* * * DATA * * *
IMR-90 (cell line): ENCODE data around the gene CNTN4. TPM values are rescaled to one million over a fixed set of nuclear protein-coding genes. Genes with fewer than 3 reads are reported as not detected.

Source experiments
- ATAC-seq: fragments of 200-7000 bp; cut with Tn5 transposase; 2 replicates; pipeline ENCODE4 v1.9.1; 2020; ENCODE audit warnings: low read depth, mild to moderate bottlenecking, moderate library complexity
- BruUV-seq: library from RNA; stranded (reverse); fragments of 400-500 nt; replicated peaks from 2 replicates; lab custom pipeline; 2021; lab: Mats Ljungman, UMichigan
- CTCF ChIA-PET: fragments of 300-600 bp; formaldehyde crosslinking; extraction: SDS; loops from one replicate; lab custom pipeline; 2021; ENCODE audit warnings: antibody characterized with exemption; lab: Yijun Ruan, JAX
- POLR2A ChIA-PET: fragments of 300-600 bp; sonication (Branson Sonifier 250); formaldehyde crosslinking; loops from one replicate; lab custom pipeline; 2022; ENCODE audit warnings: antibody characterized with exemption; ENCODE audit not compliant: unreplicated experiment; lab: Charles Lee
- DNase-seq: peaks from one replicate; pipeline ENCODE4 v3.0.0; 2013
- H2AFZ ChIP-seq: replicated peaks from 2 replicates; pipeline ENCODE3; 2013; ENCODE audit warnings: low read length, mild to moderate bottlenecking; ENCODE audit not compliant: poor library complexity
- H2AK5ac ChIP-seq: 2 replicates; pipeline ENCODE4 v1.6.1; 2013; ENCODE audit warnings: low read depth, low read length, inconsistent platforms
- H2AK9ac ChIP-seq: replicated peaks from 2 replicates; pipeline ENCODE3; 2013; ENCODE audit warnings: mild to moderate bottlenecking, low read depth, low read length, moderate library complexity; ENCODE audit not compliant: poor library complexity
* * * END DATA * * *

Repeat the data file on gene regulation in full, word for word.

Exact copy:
IMR-90 (cell line): ENCODE data around the gene CNTN4. TPM values are rescaled to one million over a fixed set of nuclear protein-coding genes. Genes with fewer than 3 reads are reported as not detected.

Source experiments
- ATAC-seq: fragments of 200-7000 bp; cut with Tn5 transposase; 2 replicates; pipeline ENCODE4 v1.9.1; 2020; ENCODE audit warnings: low read depth, mild to moderate bottlenecking, moderate library complexity
- BruUV-seq: library from RNA; stranded (reverse); fragments of 400-500 nt; replicated peaks from 2 replicates; lab custom pipeline; 2021; lab: Mats Ljungman, UMichigan
- CTCF ChIA-PET: fragments of 300-600 bp; formaldehyde crosslinking; extraction: SDS; loops from one replicate; lab custom pipeline; 2021; ENCODE audit warnings: antibody characterized with exemption; lab: Yijun Ruan, JAX
- POLR2A ChIA-PET: fragments of 300-600 bp; sonication (Branson Sonifier 250); formaldehyde crosslinking; loops from one replicate; lab custom pipeline; 2022; ENCODE audit warnings: antibody characterized with exemption; ENCODE audit not compliant: unreplicated experiment; lab: Charles Lee
- DNase-seq: peaks from one replicate; pipeline ENCODE4 v3.0.0; 2013
- H2AFZ ChIP-seq: replicated peaks from 2 replicates; pipeline ENCODE3; 2013; ENCODE audit warnings: low read length, mild to moderate bottlenecking; ENCODE audit not compliant: poor library complexity
- H2AK5ac ChIP-seq: 2 replicates; pipeline ENCODE4 v1.6.1; 2013; ENCODE audit warnings: low read depth, low read length, inconsistent platforms
- H2AK9ac ChIP-seq: replicated peaks from 2 replicates; pipeline ENCODE3; 2013; ENCODE audit warnings: mild to moderate bottlenecking, low read depth, low read length, moderate library complexity; ENCODE audit not compliant: poor library complexity